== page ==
FactCheck ☑️
Experts say sitting over a mixture of scented leaves and hot water is dangerous for women
Multiple posts shared more than a thousand times on Facebook claim that women experiencing menstrual pain or fibroids should use a solution of hot water, salt and scented leaves, a method known as “vaginal steaming”. However, an expert told AFP Fact Check that this purported treatment can cause serious harm, and various academic papers over the years have dismissed any reported benefits.
Read the full article: https://factcheck.afp.com/experts-say-sitting-over-mixture-scented-leaves-and-hot-water-dangerous-women

Instagram Posts Spread Texas Lawmaker’s False Claims on Vaccine Testing
Animal testing and clinical trials were conducted before the COVID-19 vaccines were granted emergency use authorization in the U.S. But a state senator in Texas falsely claimed at a hearing that animal tests were “stopped” because the “animals were dying” and that “they didn’t do the human testing.” A clip of his erroneous remarks is spreading on social media.
Read the full article: https://www.factcheck.org/2021/05/scicheck-instagram-posts-spread-texas-lawmakers-false-claims-on-vaccine-testing/

US government data does not show Covid-19 vaccine ‘death toll’
An article claims that US Centers for Disease Control and Prevention (CDC) data shows that Covid-19 shots have killed more people than all the other vaccines in the last 20 years combined. This is false; the CDC says there is no proven link between deaths and vaccines against the coronavirus, while the number cited in the article is for any fatality that occurred after inoculation, regardless of the possible cause.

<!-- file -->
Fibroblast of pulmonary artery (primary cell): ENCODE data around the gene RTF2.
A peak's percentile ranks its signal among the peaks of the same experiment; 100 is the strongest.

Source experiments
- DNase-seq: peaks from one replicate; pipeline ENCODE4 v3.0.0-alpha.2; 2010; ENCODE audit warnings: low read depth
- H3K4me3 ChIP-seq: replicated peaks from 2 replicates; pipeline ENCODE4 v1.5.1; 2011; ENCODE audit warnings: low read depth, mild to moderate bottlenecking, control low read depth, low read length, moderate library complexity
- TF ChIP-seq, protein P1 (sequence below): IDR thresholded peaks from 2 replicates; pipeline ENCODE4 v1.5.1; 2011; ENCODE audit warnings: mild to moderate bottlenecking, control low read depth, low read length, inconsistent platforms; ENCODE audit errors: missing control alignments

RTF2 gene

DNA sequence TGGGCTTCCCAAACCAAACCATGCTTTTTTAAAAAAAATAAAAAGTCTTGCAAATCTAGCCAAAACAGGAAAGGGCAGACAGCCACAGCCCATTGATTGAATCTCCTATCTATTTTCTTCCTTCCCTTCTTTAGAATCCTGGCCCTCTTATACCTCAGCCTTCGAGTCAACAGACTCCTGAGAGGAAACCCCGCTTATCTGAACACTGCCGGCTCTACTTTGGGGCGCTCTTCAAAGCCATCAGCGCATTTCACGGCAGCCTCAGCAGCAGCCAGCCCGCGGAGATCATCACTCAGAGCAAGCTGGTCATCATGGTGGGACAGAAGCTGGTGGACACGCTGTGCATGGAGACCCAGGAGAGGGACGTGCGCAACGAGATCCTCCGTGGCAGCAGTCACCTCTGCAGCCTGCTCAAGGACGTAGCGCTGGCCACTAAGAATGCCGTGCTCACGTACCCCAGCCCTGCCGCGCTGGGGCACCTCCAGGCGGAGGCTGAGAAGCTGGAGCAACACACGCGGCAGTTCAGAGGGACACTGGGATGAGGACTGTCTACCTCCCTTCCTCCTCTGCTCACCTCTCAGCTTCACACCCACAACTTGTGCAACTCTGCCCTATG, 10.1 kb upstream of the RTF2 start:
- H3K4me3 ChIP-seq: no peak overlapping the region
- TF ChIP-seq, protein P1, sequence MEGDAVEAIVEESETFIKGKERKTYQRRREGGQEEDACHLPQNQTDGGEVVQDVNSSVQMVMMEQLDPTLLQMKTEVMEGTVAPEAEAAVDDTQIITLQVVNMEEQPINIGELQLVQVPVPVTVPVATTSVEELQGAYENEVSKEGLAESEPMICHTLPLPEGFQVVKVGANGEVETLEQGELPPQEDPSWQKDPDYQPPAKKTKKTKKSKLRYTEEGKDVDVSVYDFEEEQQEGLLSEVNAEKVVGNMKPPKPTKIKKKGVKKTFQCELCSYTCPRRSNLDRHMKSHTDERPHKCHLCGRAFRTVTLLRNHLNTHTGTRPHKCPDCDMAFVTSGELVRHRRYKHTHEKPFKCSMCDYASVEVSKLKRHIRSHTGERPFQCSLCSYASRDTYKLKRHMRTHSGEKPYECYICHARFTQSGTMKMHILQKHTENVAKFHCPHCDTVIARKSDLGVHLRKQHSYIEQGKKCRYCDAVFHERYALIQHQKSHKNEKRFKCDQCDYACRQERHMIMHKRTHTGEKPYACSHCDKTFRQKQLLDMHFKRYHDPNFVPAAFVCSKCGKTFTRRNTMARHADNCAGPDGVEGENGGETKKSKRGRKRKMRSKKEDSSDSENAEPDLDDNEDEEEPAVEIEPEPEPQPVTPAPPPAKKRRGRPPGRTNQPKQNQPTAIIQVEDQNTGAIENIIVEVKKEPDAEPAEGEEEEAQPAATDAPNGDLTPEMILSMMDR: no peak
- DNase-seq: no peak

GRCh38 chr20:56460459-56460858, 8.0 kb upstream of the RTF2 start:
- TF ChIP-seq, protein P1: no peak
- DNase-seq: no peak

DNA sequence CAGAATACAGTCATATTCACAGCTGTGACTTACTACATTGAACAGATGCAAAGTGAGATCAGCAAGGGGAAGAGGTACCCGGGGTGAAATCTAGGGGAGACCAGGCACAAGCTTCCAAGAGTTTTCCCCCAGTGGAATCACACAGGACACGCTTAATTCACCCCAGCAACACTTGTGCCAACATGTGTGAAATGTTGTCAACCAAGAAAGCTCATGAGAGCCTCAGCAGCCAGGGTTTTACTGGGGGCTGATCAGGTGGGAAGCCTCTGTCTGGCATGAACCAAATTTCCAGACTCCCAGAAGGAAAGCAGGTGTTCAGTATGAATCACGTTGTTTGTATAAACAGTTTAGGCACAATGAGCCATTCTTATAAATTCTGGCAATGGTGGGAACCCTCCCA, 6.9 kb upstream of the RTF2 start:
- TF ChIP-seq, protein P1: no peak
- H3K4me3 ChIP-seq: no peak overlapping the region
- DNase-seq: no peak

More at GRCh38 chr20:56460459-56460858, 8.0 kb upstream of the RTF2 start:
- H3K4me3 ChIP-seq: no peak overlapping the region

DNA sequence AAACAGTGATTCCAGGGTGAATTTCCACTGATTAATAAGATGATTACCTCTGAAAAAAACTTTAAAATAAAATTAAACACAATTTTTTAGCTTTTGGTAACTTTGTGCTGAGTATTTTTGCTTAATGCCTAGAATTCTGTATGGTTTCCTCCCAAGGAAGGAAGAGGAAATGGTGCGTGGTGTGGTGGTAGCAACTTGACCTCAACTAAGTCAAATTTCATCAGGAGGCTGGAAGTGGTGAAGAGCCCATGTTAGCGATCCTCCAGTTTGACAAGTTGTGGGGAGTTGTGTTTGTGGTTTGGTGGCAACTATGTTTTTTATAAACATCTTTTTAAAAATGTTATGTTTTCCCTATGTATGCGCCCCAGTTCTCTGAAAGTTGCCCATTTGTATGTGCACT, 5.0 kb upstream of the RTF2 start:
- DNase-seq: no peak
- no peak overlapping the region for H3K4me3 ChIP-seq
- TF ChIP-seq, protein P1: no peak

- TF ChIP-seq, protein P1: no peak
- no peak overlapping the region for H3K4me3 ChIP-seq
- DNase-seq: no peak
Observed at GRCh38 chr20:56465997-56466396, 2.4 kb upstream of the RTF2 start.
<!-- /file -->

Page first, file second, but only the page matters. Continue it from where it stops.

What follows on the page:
Read the full article: https://factcheck.afp.com/us-government-data-does-not-show-covid-19-vaccine-death-toll

Electric cars in France were not discarded due to faulty technology
US social media users shared photos of hundreds of electric cars parked in France, alleging that they were discarded because their batteries failed. This is false; the vehicles belonged to a Paris rideshare fleet that was shut down, and the company that produced the cars said their batteries were taken out to avoid deterioration.
Read the full article: https://factcheck.afp.com/electric-cars-france-were-not-discarded-due-faulty-technology

Posts mislead on South Korea’s failed campaign to make subway users ride escalators sideways
Several photos have circulated in Korean-language social media posts in May 2021 alongside a claim they show a new campaign from a local South Korea police force encouraging subway users to ride the escalators sideways. The posts claim the policy has recently been introduced in a bid to protect commuters from hidden camera crimes. The claim is misleading: the campaign was scrapped shortly after it was launched in August 2020 following public criticism, police said.